Epistle-memoir novel is, in fact, a hybrid form. It combines positive and avoids negative characteristics of memoir and epistolary novels. The narrator addresses his/her correspondent in the midst of the narrative about past events and experiences, digressing from the main point and linking the past and the present in a less stereotypical manner. Marivaux's Marianne's Life and Diderot's The Nun are the most prominent eighteenth-century novels of this type.
 "Historiography" hereby designates a novel telling a fictitious, invented story involving real, historically identified persons and events.
 As Zmegac points out, the term "romanesque" designated something unreal, emphasized and unusual. Such an attitude towards the novel is recognized in Marivaux's Marianne's Life when the narrator writes to her friend: "But you have been mislead, terribly mislead! You believed to have been reading a novel instead of a true history, which is why you have completely forgotten that I am telling you about my life." The "novel-life" opposition is constantly present in the novels of eighteenth century.
 Plato, Republic, 377a-383c, translated by Paul Shorey, at: http://www.perseus.tufts.edu/cgi-bin/text?lookup=plat.+rep.+327a
 Aristotle, Poetics, translated by William Hamilton Fyfe, at: http://digital.library.upenn.edu/books/authors.html
 Pay attention to Rabelaiss invented quotations allegedly taken from Plato, Aristotle, etc.
 Zmegac, p. 38
 Genette, p. 178
 That is - a sphere in which we see ourselves as sitting in an armchair, holding Fiedling's Tom Jones, and reading the Preface written by Borivoje Nedic, a translator of Fielding's novel into Serbian.
 This one should not be confused with author's preface, which designates all prefaces written by the real author of the work.
 The following table as well as the whole classification is Genette's. Examples are mine though, placed within the framework and context of eighteenth century novels. Genette, as he himself admits, gives rather vague examples of apocryphal prefaces, simply because the existing world literature is still not fully aware of them. But we will see that Genette is not completely right: as Milica Vinaver-Kovic points out, Diderot's Preface-Annex to the Nun belongs to apocryphal-allographic type. Well check that out later.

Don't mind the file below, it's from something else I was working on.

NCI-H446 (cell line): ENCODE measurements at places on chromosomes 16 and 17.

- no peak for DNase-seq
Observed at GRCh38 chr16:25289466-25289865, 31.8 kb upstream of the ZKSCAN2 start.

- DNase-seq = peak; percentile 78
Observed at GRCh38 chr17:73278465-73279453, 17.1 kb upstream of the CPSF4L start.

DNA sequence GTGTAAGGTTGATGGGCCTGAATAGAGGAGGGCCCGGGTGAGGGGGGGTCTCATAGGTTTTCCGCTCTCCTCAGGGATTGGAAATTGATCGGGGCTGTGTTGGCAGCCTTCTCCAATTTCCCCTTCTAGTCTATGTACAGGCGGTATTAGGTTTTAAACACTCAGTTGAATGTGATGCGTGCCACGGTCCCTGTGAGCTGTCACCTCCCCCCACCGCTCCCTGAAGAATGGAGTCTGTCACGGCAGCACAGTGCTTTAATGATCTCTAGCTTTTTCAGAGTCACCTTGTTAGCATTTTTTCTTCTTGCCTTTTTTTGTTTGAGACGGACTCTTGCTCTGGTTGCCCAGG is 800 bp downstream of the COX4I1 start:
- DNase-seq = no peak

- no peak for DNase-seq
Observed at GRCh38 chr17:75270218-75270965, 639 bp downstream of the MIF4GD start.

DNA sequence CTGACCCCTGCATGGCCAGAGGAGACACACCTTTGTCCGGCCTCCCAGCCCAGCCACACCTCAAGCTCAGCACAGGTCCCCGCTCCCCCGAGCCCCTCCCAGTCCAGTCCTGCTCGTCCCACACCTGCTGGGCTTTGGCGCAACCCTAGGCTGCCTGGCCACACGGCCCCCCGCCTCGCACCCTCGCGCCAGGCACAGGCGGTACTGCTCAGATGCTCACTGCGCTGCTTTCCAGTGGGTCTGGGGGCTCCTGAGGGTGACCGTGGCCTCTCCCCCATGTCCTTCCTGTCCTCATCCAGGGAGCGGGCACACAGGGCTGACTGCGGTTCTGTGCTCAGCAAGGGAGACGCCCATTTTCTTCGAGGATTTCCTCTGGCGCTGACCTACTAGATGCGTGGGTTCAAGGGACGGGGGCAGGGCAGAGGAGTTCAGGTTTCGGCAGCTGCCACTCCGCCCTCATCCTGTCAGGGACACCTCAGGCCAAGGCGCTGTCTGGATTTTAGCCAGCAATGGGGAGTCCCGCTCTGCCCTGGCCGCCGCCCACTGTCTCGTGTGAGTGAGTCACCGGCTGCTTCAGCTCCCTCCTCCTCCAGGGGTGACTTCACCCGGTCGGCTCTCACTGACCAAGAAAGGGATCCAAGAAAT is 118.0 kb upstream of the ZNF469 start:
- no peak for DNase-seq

A similar possibility will be spoken about in Prevosts Manon Lescaut.
 I put the word between quotation marks: illusion is tighter only if theres preface to support it. But a background purpose of eighteenth-century prefaces is to support and break the illusion at the same time.
 In Gulliver's Travels and Dangerous Liaisons prefaces are written by two (or more) senders who are always concerned with same issues - proving or denying the truthfulness - even though they might be defending opposite and often conflicting attitudes.
 This is confirmed by its title invented as a language trick-device: advertise - to make something known generally or in public, esp. in order to sell it (Cambridge International Dictionary of English). The editor had, thus, written Advertisement as his public announcement, which may serve the purpose of more successful selling of the book.
 Prevost, History of Manon Lescaut, London George Rutledge and Sons, 1886, p. xvii
 The main story is here de Grieux's life-story.
 Prevost, Ibid., p. 8
 See: Ian Watt, The Rise of the Novel, ch. 2: The Reading Public and the Rise of the Novel
 Tinayanov-Jacobsen, p. 299
 Ibid., p. 272
 P.N. Medvedev, Formalni metod u nauci o knizevnosti, Beograd, 1976, p. 248
 This somewhat resembles the question - Which came first: the chicken or the egg? If theres no change there could be no evolution; if theres no evolution then there could be no change. As for prefaces, evolution is always equal to the change.